SITE REVIEW - ABSOLUTE POKER
Thinking about trying Absolute Poker? If you're the bonus-whorin' type, their generous sign-up and reload offers are an attractive enticement to play. These offers aren't the toughest to clear, either, compared to something like FullTilt or the piddling little bonus-points-poo paid out by Pacific. So, hey, Absolute, aw-rigght!!
Now that's how to get a review off to a stylin' start! Suck up to the max! But as for Absolute, it goes downhill from there.
Let's go from the big positive to the big negative: Absolute's game programming sucks. It's clearly the worst I've encountered, and even though my hourly rate (including bonus) was higher here than at some of the other sites I've samples, by the time my bonus offer had completed, I ran screaming into that eternal Internet-hued night.
How does it suck for thee? Let me count the ways. Most of the difficulties here stem from waiting-list maintenance; it seems to follow the "Italian Postal Service" theory of line management, rather than FIFO or LIFO or anything else you'd might expect. (The classic "Italian Postal Service" allegory has to do with what happened, in days of yore, when Italy's mail-delivery service fell too far behind: They just backed their mail-laden trucks up to the sea, dumped the contents into the briny, and started over.) It happens at Absolute, too. You can --- and will --- be frequently bumped from waiting lists that you've already spent a good deal of time enjoying... and you'll be bumped for no other reason than that the site software seemed to think it was a good idea at the time. That'll tend to zero out the hourly rates for good and bad players alike. ;-)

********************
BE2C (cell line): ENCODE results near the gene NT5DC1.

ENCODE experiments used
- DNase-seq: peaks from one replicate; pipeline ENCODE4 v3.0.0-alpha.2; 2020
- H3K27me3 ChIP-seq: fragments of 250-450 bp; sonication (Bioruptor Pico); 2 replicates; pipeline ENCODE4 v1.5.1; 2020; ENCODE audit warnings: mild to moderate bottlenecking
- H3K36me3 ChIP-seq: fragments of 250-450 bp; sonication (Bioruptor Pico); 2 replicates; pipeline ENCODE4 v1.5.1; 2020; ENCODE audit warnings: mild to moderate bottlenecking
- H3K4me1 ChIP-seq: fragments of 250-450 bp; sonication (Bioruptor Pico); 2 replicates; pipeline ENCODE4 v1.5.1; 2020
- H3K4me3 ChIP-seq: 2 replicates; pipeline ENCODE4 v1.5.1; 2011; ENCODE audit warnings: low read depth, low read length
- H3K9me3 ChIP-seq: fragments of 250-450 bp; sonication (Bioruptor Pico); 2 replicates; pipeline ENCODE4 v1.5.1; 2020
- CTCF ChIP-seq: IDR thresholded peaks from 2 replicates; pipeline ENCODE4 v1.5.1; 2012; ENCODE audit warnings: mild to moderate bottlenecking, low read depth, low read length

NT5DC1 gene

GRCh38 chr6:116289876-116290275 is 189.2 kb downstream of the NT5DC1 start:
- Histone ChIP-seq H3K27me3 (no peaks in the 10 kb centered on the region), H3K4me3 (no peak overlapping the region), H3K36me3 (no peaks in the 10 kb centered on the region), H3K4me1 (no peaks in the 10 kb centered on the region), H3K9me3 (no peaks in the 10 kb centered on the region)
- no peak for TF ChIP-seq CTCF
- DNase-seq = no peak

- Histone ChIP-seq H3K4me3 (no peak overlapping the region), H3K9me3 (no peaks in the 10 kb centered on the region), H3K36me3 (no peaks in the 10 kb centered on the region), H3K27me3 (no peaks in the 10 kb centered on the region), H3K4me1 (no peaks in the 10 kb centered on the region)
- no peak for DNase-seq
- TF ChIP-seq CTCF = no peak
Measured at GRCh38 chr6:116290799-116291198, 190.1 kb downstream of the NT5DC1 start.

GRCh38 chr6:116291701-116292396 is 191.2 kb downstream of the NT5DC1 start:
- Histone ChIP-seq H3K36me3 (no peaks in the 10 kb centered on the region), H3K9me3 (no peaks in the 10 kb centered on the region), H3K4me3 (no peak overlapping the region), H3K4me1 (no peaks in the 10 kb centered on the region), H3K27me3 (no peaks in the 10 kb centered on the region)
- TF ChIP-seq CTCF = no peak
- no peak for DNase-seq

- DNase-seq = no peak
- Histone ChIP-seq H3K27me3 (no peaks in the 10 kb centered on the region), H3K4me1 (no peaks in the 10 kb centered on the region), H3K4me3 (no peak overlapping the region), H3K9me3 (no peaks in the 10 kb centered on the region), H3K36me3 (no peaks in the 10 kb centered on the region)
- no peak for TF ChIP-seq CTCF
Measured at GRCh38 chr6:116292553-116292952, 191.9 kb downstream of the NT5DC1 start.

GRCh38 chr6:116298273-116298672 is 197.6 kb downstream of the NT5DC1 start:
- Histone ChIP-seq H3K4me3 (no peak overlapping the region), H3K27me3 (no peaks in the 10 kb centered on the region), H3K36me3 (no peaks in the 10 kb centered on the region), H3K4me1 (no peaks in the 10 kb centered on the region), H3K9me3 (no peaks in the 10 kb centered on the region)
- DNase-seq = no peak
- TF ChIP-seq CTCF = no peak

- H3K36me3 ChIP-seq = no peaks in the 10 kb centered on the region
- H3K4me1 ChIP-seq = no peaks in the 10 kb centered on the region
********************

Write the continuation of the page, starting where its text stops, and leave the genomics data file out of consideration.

And don't even think about getting on more than one table's waiting list at a time --- you do not want to tempt fate in this way. Most often you'll be dumped from all the lists and have to start over, but you also might be stuck at the top of a table's list, unable to join, even as empty seats dance before your eyes. You might even encounter that choice poker rarity: being able to take seats at the same table, and therefore play hands against yourself.
Software programmers have a nickname for a standard programming practice called "garbage in, garbage out." It refers to that fact that when a module of code encounters data which it doesn't understand, it goes ahead and processes that data anyway, sending it on to the next step of the process. It might not care (or even check) as to the accuracy as the "garbage" that emerges. Such programming practices are why you encounter tales of shipping clerks receiving random $1.37 million interest payments from banks; it's a garbage-handling process run amok.
At Absolute, you can't help feeling that to the programmers doing the work, the customer is the garbage. No one who really cared about the product they were offering would attempt to make a splash in the online poker market with something this bug-infested... and if they did care, they'd fix the problems damn quick. As far as I've been able to determine, Absolute's junk software is endemic; it always has been, and always will be. And soon enough, I'd had enough, abandoning play just shy of the bonus points I'd need to earn some piece of Absolute-themed merchandise through their bonus awards program.